A short time after the first colonists came to the territory, which we now call Massachusetts, the General Court of Massachusetts made the first contribution for Harvard College. It was in 1636. This school later became the famous Harvard University. It is the oldest university in the United States. It was named in honor of John Harvard, who died in 1638. This man left his library and half of his property to the university. People knew that the future of the new country depended on education. And after the establishment of Harvard they began to establish other schools. In 1776 the Americans declared their independence. By this time nine other institutions were opened. Their present names and the dates of their opening are:
College of Willian and Mary (1693).
Yale University (1701).
Princeton University (1746).
Washington and Lee University (1749).
Columbia University (1754).
University of Pensilvania (1755).
Brown University (1764).
Rutgers College (1766).
Dartmouth College (1770).
Some of the money for the educational institutions came from the government, but most of it came from people who felt that by giving their money they were investing in the new country. People believed that the new country needed colleges. They voted for their state governments to organize colleges, which would be supported by taxes. These are called state universities and they arc playing leading roles in the world of education in America. By 1894 all states had such universities. The University of Michigan, which first opened as a school in Detroit in 1817, became a state university in 1837 when Michigan became a state.
In the early 1800s most people thought that only men should affend college. But other people fell certain that women too must be educated. Some of them thought that the best would be to have co-educated colleges. Others thought that there must be separate colleges for men and women; Oberlin College, which was founded it 1833 was the first co-educational school. Mount Holyoke was founded in 1837. It was the first school for women. Other schools for women are: Vassar (1821), Wells (1868), Wellesley (1871). In 1870 Michigan, Illinois, Missouri, California began to admit women to state universities. Now all public universities admit women. Even many private men's colleges are beginning to admit women. So the ideas about American education are changing.
Princeton University is a vibrant community of scholarship and learning that stands in the nation's service and in the service of all nations. Chartered in 1746, and known as the College of New Jersey until 1896, it was British North America's fourth college. Fully coeducational since 1969, Princeton in the 2002-2003 academic year enrolled 6,632 students -- 4,635 undergraduates and 1,997 graduate students -- with a ratio of full-time students to faculty members of 5.6 to 1. The University, with more than 12,000 employees, is Mercer County's largest private employer and plays a major role in the educational, cultural and economic life of the region.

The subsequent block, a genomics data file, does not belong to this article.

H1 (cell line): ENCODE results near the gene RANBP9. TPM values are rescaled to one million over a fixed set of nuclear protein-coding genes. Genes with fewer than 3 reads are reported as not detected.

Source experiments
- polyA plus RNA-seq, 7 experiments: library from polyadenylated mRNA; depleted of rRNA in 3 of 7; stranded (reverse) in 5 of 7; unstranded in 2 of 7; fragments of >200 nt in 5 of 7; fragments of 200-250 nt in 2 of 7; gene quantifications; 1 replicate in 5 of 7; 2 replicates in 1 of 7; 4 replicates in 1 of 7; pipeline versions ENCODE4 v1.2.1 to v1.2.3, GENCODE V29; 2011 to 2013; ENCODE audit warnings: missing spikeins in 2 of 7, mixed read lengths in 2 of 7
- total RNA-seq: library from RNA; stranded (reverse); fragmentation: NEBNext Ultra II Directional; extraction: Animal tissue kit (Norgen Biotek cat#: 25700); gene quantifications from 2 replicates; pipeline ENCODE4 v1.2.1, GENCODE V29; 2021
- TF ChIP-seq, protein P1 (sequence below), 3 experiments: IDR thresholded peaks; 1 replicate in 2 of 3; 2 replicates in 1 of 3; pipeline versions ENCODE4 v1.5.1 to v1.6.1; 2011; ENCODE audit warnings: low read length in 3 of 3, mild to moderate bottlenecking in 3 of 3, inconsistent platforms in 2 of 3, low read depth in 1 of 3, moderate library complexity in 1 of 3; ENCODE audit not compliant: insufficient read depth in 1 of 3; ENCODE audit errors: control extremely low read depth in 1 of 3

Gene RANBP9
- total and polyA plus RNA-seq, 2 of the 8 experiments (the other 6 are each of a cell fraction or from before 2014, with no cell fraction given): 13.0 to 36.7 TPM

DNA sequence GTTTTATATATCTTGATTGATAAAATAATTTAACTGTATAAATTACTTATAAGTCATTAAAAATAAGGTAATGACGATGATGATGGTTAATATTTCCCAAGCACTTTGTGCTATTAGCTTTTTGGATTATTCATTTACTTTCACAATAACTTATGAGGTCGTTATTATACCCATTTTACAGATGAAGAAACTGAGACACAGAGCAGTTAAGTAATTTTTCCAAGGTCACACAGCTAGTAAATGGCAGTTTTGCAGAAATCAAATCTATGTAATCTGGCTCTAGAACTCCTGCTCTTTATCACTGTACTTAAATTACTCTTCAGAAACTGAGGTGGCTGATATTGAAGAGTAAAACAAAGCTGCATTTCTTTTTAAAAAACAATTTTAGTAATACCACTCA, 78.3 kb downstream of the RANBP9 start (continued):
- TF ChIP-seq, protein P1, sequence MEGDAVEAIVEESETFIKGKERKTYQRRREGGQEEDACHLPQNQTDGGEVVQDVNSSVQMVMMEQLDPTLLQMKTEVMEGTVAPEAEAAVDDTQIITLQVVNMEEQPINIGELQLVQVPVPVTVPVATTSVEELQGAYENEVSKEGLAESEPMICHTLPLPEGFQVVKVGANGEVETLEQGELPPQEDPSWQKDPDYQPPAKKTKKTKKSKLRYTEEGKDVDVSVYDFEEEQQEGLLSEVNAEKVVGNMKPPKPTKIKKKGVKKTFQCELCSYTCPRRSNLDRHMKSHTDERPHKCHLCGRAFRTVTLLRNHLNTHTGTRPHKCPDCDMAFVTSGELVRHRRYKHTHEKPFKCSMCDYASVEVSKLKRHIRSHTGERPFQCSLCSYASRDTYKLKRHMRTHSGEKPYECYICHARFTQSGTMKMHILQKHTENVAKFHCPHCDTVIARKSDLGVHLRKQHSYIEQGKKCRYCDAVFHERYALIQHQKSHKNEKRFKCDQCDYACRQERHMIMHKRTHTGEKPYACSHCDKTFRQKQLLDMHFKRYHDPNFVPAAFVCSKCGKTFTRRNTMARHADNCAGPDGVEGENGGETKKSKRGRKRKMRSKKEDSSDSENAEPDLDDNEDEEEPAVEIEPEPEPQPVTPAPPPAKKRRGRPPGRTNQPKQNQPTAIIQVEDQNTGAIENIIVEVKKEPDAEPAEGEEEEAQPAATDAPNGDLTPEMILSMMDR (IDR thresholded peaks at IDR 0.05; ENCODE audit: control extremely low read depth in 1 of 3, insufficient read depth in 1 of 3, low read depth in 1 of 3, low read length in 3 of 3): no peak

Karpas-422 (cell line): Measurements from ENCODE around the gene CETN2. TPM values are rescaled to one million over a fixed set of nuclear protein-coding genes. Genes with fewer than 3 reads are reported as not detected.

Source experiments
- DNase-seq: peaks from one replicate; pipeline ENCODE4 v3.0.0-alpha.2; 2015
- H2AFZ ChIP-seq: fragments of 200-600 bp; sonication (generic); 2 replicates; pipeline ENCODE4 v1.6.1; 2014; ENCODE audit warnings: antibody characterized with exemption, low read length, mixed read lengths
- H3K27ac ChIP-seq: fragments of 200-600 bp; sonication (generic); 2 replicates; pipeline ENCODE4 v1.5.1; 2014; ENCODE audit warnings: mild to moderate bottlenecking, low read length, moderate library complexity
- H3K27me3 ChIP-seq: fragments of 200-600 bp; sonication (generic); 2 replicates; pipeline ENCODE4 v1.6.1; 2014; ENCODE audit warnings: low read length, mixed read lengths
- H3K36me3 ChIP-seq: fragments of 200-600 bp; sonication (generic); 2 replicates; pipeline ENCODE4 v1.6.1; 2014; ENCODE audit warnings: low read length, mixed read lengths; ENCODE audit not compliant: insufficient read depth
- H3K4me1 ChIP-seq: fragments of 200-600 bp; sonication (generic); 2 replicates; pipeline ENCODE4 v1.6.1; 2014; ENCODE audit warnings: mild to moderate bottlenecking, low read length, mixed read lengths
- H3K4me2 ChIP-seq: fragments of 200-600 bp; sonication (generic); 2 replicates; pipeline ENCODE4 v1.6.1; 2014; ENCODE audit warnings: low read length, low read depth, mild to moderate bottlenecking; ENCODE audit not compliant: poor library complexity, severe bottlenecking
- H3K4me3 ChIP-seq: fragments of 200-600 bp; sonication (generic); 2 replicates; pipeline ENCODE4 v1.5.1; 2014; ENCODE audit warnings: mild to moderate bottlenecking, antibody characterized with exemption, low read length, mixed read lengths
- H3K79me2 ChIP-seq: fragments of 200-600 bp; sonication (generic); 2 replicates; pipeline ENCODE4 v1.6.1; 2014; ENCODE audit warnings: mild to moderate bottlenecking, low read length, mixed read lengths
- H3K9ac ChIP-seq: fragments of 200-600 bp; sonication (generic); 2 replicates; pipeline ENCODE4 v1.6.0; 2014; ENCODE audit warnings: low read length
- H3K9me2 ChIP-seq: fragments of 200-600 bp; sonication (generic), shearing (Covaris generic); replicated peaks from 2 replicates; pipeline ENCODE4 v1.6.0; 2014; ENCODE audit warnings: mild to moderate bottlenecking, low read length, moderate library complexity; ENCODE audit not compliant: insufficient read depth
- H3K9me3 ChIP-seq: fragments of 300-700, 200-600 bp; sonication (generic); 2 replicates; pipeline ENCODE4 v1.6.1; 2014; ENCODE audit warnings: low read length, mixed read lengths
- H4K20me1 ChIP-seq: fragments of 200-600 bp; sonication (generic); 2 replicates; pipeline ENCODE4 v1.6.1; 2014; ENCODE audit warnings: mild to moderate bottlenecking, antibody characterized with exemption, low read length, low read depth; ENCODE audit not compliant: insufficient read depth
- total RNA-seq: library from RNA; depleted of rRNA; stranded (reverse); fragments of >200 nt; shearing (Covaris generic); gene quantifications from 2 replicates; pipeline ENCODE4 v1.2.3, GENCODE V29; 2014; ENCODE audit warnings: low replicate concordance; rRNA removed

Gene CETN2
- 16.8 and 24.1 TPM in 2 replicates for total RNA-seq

The College of William and Mary.
The College of William and Mary, one of the nation's premier state-assisted liberal arts universities, believes that excellence in teaching is the key to unlocking intellectual and personal possibilities for students. Dedicated to this philosophy and committed to limited enrollment, the College provides high-quality undergraduate, graduate and professional education that prepares students to make significant contributions to the Commonwealth of Virginia and the nation. In recognition, the media have included William and Mary among the nation's prestigious "Public Ivys," and ranked it first among state institutions in terms of commitment to teaching.
Chartered on February 8, 1693, by King William III and Queen Mary II as the second college in the American colonies. Severed formal ties with Britain in 1776. Became state-supported in 1906 and coeducational in 1918. Achieved modern university status in 1967. Phi Beta Kappa, the nation's premier academic honor society, and the honor code system of conduct were founded at William and Mary.
Located in historic Williamsburg, Va., approximately 150 miles south of Washington, D.C., midway between Richmond and Norfolk, Va.